Browse the listing below to find government information for Chile, including flags, leaders,
and constitution information. Factrover also has complete information on Chile at its
Chile Country Page.
Independence: September 18, 1810.
Constitution: Promulgated September 11, 1980; effective March 11, 1981; amended in 1989, 1993, and 1997.
Branches: Executive--president. Legislative--bicameral legislature. Judicial--Constitutional Tribunal, Supreme Court, court of appeals, military courts.
Administrative subdivisions: 12 numbered regions, plus Santiago metropolitan region, administered by appointed "intendentes," regions are divided into provinces, administered by appointed governors; provinces are divided into municipalities administered by elected mayors.
Political parties: Major parties are the Christian Democrat Party, the National Renewal Party, the Party for Democracy, the Socialist Party, the Independent Democratic Union, and the Radical Social Democratic Party. The Communist Party has not won a congressional seat in the last four elections.
Suffrage: Universal at 18, including foreigners legally resident for more than 5 years.
Chile's constitution was approved in a September 1980 national plebiscite. It entered into force in March 1981. After Pinochet's defeat in the 1988 plebiscite, the constitution was amended to ease provisions for future amendments to the constitution, create nine appointed or "institutional" senators, and diminish the role of the National Security Council by equalizing the number of civilian and military members--four members each. Many among Chile's political class see further constitutional reform as necessary to complete the transition to democracy.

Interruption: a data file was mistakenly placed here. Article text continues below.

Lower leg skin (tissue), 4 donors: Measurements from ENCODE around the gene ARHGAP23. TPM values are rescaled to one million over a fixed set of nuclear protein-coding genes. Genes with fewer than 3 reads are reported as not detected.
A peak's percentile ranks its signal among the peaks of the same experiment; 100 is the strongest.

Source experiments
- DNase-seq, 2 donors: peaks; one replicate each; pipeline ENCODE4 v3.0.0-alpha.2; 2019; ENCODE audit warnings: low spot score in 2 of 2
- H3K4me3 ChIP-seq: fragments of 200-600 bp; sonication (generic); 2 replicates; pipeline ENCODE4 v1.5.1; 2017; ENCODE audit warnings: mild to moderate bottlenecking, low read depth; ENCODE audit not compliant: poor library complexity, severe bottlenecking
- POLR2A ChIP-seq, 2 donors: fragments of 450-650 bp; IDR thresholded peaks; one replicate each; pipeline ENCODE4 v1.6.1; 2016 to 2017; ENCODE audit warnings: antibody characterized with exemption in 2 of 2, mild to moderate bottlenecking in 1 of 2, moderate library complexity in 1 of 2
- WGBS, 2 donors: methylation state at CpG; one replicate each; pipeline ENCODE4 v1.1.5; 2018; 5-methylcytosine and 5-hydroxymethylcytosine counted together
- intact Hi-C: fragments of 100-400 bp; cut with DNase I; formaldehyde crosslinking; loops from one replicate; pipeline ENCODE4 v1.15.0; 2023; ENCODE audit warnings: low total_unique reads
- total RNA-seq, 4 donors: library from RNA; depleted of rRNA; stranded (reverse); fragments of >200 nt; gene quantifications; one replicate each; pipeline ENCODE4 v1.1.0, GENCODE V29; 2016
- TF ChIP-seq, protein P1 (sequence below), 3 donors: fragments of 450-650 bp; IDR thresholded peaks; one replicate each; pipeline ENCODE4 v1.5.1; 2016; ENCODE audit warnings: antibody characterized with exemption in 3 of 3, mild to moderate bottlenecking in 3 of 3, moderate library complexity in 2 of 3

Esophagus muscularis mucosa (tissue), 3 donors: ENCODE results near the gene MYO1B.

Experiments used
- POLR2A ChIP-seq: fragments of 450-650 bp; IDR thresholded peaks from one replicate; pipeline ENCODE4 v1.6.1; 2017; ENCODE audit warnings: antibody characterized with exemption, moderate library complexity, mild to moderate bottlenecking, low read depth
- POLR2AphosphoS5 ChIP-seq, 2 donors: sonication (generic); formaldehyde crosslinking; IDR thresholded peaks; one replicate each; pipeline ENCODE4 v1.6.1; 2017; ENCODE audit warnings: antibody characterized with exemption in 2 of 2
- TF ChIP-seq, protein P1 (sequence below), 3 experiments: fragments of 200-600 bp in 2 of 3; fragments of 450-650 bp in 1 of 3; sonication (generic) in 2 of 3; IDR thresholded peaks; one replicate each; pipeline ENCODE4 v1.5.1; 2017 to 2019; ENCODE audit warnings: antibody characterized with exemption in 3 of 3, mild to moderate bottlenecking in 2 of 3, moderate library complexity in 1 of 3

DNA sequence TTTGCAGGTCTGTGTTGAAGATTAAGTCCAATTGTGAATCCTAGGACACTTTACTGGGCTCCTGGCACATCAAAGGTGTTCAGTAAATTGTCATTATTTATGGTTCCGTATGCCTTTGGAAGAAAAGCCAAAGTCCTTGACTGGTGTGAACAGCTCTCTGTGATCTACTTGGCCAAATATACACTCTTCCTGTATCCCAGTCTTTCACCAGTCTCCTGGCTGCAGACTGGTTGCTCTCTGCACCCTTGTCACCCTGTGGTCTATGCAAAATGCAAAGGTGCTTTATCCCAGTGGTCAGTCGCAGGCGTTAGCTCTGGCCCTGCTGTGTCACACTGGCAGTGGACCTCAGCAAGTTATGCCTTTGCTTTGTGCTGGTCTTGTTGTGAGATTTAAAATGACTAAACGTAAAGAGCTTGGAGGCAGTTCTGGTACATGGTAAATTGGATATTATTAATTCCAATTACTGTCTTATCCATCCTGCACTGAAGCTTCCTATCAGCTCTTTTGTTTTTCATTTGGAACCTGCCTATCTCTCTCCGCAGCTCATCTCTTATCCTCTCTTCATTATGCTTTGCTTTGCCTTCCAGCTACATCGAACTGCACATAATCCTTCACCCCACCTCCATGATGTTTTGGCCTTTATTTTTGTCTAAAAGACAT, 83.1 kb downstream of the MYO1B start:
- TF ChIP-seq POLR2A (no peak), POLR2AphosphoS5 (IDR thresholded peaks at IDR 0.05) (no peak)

Chile's bicameral Congress has a 48-seat Senate--38 elected, 9 appointed, 1 for life--and a 120-member Chamber of Deputies. Deputies are elected every 4 years. Senators serve for 8 years with staggered terms. The current Senate is evenly split 24-24 between pro-government and opposition Senators. Nine institutional senators were appointed in 1999, and two "senators for life," former Presidents Pinochet (who resigned in 2002) and Frei. (Chile's constitution provides that former presidents who have served at least six years shall be entitled to a lifetime senate seat.) The last congressional elections were held in December 2001. The current lower house--the Chamber of Deputies--contains 58 members of the governing center-left coalition and 56 from the center-right opposition. Currently 6 Deputies have their voting rights suspended. The Congress is located in the port city of Valparaiso, about 140 kilometers (84 mi.) west of the capital, Santiago.
Chile's congressional elections are governed by a unique binomial system that rewards coalition slates. Each coalition can run two candidates for the two Senate and two lower chamber seats apportioned to each chamber's electoral districts. Typically, the two largest coalitions split the seats in a district. Only if the leading coalition ticket out-polls the second-place coalition by a margin of more than 2-to-1 does the winning coalition gain both seats. In the 2001 congressional elections, the conservative Independent Democratic Union surpassed the Christian Democrats for the first time to become the largest party in the lower house. It is followed by the Christian Democrats and the center-right National Renewal Party. The Communist Party again failed to gain any seats in the 2001 elections.
Chile's judiciary is independent and includes a court of appeal, a system of military courts, a constitutional tribunal, and the Supreme Court.